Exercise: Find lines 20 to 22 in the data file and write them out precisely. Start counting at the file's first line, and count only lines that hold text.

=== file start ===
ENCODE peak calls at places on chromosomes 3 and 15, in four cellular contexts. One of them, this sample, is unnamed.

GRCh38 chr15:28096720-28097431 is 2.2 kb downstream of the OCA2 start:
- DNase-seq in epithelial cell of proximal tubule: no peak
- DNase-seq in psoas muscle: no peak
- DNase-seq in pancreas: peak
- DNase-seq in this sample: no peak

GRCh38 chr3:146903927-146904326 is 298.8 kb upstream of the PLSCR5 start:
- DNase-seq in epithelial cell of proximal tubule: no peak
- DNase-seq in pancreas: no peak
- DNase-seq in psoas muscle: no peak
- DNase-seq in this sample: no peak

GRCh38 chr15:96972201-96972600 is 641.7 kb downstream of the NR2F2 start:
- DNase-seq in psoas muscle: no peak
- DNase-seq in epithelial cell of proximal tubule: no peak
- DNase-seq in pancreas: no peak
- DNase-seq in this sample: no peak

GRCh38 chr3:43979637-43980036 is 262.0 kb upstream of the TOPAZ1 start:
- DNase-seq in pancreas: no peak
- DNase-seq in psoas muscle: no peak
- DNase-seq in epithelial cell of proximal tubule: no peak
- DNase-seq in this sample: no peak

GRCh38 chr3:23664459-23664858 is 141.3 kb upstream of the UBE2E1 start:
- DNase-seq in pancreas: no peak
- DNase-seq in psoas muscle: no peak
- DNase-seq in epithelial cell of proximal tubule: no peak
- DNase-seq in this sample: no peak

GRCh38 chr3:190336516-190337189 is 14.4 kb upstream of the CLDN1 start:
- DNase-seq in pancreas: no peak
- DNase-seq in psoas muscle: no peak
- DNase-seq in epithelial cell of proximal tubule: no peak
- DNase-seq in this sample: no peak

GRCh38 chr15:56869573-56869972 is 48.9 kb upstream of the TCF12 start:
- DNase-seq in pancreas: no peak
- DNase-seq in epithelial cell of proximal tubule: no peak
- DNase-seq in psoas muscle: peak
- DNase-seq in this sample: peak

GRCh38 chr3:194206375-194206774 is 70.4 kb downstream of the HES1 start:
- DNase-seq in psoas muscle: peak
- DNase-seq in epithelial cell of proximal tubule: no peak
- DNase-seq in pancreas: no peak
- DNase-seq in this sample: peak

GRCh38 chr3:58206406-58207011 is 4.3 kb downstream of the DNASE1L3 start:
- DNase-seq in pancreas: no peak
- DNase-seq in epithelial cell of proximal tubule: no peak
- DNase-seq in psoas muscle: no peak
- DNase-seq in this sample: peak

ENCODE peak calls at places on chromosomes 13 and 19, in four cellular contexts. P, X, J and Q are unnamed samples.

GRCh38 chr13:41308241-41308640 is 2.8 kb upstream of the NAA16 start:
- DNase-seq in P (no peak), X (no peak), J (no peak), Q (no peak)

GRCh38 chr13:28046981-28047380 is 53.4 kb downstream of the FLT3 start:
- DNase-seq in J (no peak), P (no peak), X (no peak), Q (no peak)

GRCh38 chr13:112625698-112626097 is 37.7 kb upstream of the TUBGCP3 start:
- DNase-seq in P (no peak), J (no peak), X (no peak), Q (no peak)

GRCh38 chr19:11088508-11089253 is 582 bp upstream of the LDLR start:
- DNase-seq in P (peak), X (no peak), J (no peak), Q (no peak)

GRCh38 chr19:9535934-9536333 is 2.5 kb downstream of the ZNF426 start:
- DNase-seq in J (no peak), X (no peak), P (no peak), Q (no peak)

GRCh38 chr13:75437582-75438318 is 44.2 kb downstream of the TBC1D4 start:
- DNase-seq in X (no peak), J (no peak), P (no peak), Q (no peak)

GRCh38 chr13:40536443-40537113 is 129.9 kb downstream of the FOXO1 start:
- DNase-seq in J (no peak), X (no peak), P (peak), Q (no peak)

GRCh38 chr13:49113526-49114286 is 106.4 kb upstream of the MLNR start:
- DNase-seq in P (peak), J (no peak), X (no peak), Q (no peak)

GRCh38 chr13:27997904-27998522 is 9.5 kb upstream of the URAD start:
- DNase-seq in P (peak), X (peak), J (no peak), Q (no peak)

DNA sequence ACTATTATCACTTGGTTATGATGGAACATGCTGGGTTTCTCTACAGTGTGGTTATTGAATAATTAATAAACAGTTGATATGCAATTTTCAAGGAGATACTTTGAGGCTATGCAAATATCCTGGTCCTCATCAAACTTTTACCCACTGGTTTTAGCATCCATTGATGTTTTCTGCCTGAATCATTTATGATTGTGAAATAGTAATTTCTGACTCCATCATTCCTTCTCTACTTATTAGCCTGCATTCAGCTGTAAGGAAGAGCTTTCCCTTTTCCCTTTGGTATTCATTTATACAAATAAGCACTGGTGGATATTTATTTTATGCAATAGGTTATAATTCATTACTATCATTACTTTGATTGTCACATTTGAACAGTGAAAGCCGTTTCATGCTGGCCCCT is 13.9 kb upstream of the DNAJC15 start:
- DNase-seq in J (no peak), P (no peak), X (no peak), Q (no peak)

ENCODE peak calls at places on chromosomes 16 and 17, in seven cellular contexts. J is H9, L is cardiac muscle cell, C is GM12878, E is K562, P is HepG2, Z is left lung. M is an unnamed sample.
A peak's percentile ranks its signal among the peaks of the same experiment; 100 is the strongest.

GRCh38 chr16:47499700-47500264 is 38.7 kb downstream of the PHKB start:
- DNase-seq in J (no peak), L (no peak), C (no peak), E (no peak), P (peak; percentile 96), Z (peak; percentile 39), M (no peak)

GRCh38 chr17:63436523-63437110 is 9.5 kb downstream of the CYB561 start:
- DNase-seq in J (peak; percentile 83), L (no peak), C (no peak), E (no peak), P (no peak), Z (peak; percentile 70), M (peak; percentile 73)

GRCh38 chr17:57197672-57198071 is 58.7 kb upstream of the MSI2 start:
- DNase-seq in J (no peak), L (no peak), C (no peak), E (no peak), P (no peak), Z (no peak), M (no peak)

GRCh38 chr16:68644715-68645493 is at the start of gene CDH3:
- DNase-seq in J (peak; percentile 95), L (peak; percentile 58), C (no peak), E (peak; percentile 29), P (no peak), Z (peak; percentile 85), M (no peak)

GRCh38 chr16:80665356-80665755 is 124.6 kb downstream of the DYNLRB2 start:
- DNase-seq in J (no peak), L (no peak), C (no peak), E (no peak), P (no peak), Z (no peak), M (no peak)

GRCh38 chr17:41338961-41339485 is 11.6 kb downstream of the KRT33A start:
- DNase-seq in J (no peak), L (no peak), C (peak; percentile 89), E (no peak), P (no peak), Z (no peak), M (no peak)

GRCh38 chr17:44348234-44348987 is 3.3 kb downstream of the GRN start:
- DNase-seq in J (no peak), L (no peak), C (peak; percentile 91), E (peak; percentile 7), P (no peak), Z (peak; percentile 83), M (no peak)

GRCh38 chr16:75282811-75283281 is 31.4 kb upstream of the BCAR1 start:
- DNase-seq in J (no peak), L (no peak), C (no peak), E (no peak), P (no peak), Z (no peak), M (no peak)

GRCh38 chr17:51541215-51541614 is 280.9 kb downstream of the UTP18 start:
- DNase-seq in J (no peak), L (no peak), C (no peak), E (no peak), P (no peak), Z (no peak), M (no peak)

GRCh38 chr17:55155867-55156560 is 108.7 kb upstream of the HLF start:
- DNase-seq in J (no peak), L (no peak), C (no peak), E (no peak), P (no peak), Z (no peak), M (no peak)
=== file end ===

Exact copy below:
- DNase-seq in epithelial cell of proximal tubule: no peak
- DNase-seq in this sample: no peak

GRCh38 chr3:23664459-23664858 is 141.3 kb upstream of the UBE2E1 start: